There’s a dirty little secret in the IT department of most organizations…
Ok, there’s probably more than one dirty secret, but the one relevant to this week’s Inside Product is that organizations rarely know, for sure, whether their products actually deliver the benefits promised.
If organizations measure success of their products at all, they typically look at whether the agreed upon scope of a specific change to the product was delivered on time and on budget. This is an output based measure and does not provide a reliable indication of whether the product produces the desired outcome.
The good news is that there are several different ways to get an outcome focused way to tell whether a product is successful. Those approaches are all very similar, but go by different names such as validated learning, benefits realization or evidenced based management.
The bad news is that many organizations still do not use any of them.
I’m sharing more information about these approaches so that you can encourage your organization to start using one of these methods to really measure the success of your products.
How agile business analysts assess value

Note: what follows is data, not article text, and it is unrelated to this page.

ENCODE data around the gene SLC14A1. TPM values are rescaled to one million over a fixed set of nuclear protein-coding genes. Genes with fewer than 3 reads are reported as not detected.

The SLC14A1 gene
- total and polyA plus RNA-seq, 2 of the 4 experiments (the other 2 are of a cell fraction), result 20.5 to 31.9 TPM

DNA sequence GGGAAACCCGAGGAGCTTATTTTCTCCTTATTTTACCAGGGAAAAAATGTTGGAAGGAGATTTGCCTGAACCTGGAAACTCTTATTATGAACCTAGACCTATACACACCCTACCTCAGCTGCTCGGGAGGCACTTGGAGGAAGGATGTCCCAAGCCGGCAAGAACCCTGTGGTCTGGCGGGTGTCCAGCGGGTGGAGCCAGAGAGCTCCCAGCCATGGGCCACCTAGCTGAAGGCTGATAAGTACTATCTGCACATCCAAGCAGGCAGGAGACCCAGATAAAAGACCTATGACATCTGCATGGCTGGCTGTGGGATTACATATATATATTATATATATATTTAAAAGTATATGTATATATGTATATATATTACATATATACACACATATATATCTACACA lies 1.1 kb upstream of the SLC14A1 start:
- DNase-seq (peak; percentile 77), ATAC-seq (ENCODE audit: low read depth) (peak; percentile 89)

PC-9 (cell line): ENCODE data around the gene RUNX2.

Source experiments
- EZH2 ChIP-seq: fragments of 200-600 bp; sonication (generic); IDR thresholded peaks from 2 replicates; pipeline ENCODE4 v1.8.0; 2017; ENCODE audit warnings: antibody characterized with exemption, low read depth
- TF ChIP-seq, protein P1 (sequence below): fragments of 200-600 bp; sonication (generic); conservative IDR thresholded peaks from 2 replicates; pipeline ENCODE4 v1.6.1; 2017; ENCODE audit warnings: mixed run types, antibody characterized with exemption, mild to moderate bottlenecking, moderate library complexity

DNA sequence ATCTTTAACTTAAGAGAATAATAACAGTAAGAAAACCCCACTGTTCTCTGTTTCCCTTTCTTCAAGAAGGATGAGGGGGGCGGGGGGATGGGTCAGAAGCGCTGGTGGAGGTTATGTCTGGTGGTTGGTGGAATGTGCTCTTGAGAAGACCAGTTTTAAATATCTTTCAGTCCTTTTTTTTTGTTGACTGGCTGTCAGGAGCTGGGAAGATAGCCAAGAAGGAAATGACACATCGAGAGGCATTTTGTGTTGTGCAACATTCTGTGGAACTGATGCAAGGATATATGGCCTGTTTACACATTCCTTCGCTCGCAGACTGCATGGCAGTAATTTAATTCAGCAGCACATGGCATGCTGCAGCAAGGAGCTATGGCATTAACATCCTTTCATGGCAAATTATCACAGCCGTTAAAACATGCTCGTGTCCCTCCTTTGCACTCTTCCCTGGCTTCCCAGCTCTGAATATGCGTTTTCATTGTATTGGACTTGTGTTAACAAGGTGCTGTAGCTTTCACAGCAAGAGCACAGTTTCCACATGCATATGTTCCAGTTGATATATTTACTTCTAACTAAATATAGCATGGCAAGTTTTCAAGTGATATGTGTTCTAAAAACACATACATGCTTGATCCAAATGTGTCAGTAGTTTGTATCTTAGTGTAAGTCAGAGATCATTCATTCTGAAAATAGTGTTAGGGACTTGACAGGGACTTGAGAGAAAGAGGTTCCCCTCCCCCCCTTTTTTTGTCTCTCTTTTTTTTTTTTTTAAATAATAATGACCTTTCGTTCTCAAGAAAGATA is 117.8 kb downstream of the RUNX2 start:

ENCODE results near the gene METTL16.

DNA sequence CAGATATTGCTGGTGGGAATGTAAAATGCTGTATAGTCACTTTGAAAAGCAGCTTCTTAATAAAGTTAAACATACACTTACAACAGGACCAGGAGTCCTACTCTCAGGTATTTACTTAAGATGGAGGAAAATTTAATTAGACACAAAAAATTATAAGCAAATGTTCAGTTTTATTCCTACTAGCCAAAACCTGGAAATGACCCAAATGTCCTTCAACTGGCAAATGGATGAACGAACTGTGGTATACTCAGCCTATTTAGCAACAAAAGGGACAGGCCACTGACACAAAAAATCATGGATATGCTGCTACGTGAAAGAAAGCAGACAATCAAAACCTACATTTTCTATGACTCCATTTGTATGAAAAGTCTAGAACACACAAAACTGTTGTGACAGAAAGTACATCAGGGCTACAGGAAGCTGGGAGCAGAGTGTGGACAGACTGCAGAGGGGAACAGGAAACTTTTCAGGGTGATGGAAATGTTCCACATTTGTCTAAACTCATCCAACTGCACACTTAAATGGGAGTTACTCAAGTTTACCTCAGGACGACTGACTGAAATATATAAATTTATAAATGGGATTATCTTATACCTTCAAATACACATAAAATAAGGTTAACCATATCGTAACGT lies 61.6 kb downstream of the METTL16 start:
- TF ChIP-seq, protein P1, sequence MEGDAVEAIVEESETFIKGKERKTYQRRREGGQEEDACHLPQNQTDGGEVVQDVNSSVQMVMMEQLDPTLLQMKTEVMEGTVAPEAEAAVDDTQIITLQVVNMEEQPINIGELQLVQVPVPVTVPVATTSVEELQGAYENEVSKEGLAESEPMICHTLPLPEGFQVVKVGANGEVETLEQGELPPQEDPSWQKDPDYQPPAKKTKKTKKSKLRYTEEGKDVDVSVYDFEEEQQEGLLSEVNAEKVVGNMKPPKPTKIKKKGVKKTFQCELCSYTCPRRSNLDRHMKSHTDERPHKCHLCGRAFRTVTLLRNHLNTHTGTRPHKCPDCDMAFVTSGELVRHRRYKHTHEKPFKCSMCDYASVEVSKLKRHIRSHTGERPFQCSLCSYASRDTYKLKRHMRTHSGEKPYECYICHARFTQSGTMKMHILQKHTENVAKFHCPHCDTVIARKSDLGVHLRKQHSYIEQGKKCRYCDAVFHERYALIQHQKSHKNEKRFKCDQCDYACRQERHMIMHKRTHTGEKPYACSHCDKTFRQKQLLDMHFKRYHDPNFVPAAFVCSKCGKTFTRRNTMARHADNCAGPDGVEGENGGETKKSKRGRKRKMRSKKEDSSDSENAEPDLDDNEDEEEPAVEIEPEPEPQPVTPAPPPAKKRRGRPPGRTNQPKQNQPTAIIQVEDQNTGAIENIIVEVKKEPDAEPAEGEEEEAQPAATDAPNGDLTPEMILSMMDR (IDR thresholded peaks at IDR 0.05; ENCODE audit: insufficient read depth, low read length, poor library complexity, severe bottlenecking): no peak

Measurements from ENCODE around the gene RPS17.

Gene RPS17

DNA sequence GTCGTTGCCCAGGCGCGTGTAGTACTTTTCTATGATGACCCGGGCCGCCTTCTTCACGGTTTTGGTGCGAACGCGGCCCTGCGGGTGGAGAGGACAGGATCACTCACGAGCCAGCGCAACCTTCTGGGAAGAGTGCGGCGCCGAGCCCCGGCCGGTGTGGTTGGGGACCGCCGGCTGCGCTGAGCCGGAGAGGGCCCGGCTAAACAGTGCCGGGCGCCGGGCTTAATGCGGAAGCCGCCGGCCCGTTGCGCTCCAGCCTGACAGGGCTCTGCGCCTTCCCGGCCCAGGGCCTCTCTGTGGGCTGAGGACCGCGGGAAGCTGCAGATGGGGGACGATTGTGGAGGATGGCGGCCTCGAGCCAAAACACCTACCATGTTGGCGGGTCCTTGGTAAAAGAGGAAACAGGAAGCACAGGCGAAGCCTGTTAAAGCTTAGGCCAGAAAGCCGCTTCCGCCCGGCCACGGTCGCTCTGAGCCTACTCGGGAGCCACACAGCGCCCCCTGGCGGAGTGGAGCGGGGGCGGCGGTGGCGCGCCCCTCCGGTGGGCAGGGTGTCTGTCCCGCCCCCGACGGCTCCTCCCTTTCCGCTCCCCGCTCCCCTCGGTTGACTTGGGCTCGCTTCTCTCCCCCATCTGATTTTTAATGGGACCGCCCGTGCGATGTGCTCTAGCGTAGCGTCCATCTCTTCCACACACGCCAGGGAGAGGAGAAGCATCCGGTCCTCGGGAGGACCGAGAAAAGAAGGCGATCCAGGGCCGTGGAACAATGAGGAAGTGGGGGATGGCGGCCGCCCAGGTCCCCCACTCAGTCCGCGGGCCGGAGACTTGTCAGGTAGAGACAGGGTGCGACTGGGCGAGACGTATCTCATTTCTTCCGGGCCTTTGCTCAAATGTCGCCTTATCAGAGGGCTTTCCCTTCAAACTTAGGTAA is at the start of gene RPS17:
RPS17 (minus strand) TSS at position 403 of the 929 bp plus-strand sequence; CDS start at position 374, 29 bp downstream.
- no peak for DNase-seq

This is the 9th in a series about the agile business analyst. This post looks at how agile business analysts assess value and use that to determine subsequent action.
When Eric Ries was recording his startup lessons learned on way to describing the Lean Startup, he coined the term validated learning and described it as a definition of progress for a startup. The validation comes in the form of data that demonstrates that the key risks in the business have been addressed by the current product.
To get a better understanding of validated learning, watch this short video where describes the value of validated learning.
5 Simple questions to drive validated learning
John Cutler provides a simple model that frames product development as an effort to trigger a change in user behavior. It is accessible and not too jargon-laden. It can be used to describe things on the highest level — a whole business, for example — or a specific, low-level design change.
Benefits Realization: The Agile Way
Traditionally, organizations have used an execution focused approach to gauge progress and success of their projects. They focused primarily on their ability to deliver project scope within time, cost and schedule constraints.
Benefits realization is a different approach that requires you to understand the desired outcome of your project with all of its nuances, in order to help shape the project to better deliver that outcome. Kevin Aguanno describes benefit realization and how it fits in with an agile approach.
Evidence Based Management
Scrum.org produced the Evidence-Based Management (EBM) Guide which describes Evidence Based Management as an empirical approach that provides organizations with the ability to measure the value they deliver to customers and the means by which they deliver that value, and to use those measures to guide improvements in both.
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Talk to you next week,
Kent J. McDonald
Founder | KBP.Media